Texas Brass – Almost a Rock Concert
Last week was a slow performance week with only one gig, but it was one of the most well received performances the Texas Brass has ever had (that I can remember). The audience of a few hundred high school students was so enthusiastic about the music that the teachers felt a need to remind them to behave themselves. It was almost like a rock concert.
I have been pondering the students’ enthusiasm since the performance, wondering what made the difference with those teenagers. I have performed literally hundreds of school concerts and I don’t ever remember playing to such an enthusiastic audience at a school.
Oh, and these were general students in the audience, not only band students.
Were they more educated in music to know what we were doing? When people took solos, the kids applauded as if they knew that it was appropriate to do so. Surely that requires some education?
Or perhaps they have had school concerts like this more often than most schools? Did a previous performer teach them about concert etiquette?
I don’t know the answers to those questions, but I am quite impressed with their behavior.
Chatting to the Band
After the performances, we were invited to visit with the top band and discuss music careers with them. I tried to say as little as possible because I am the low man on the totem poll when we have people like Dave Kirk in the band. Dave is the tubist with the Houston Symphony and his input about making a living in music is far more valuable than anything I might offer.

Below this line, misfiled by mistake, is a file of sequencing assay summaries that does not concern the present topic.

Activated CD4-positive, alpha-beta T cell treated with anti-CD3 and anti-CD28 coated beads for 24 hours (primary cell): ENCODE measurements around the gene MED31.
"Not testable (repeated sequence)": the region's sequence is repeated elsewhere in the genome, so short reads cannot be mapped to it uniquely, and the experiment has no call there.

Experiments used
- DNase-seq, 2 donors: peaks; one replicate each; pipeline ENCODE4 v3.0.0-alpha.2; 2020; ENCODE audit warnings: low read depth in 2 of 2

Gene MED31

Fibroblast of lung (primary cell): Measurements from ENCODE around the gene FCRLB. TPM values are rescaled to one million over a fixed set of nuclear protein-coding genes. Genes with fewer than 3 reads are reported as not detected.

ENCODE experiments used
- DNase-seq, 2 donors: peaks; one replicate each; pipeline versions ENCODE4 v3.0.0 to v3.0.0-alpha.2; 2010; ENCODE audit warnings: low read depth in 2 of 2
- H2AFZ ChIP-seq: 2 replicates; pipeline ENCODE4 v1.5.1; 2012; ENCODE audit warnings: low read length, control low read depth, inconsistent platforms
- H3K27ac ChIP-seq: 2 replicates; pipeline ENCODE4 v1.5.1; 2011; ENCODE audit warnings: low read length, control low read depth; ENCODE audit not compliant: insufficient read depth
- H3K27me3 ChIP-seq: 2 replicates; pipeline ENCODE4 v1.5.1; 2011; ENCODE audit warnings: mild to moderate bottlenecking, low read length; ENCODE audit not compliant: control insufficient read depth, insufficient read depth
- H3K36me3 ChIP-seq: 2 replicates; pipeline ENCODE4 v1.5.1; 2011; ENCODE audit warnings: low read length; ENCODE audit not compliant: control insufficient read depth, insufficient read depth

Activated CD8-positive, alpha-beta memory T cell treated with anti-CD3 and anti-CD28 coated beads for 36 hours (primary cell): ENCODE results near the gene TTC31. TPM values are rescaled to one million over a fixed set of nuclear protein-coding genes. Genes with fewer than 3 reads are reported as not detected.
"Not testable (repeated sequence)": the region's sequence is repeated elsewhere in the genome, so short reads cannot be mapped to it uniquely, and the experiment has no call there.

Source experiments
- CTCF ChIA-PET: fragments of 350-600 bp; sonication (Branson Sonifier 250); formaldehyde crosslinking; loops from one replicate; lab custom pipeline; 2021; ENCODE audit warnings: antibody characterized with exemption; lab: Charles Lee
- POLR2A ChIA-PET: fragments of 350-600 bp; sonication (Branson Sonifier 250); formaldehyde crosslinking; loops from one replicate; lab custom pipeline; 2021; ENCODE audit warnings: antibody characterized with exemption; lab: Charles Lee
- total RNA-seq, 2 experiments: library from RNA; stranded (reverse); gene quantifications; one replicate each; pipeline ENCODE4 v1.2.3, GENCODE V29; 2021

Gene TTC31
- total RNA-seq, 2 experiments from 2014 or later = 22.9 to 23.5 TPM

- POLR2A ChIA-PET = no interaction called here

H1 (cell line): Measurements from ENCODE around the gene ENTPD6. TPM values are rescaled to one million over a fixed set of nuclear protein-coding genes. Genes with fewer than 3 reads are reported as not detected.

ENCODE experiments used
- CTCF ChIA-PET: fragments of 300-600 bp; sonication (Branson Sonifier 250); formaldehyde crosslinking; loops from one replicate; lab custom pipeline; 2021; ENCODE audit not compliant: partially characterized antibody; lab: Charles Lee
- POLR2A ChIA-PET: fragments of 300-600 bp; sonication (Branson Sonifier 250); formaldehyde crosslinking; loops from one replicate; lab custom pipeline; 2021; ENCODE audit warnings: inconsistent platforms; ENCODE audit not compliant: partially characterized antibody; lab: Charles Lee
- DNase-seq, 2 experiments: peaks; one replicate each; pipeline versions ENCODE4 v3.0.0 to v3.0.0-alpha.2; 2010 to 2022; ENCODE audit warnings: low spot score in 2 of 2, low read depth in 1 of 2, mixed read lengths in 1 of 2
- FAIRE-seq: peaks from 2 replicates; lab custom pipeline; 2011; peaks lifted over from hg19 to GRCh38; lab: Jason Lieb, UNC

I did tell the students that being a full time freelance player is probably the most difficult way to make a living in music. I realized afterwards that this might have come off as sort of one-uppish. I didn’t mean it that way at all. I really wanted to discourage people from pursuing a freelance career. It truly is a very difficult way to make a living and the rewards do not validate the effort. I will discuss this in another blog some day, but I have very strong feelings about this topic. I do not encourage students to follow my footsteps.
Unfortunately, when I do try to discourage students this way, I sometimes feel as if they think I am saying I am unhappy with my career. No, I am not one of those miserable, bitter musicians. When I discourage students, it is for their sakes only. It is not an expression of discontent.
Okay, let’s see what the next week has in store:
I’ll be playing my annual gig with my good friend Jay Burman. Jay was the drummer for Pat Hill’s band (Toomey Starks Band) and we have been good friends since then. Jay hires me every year to play the Purim Ball at Seven Acres (Jewish Senior Care).
Then Saturday night I’ll be playing with the Ronnie Renfro band for a wedding reception.
Not a heavy performance week, but then I also have a lot of business stuff to get caught up on.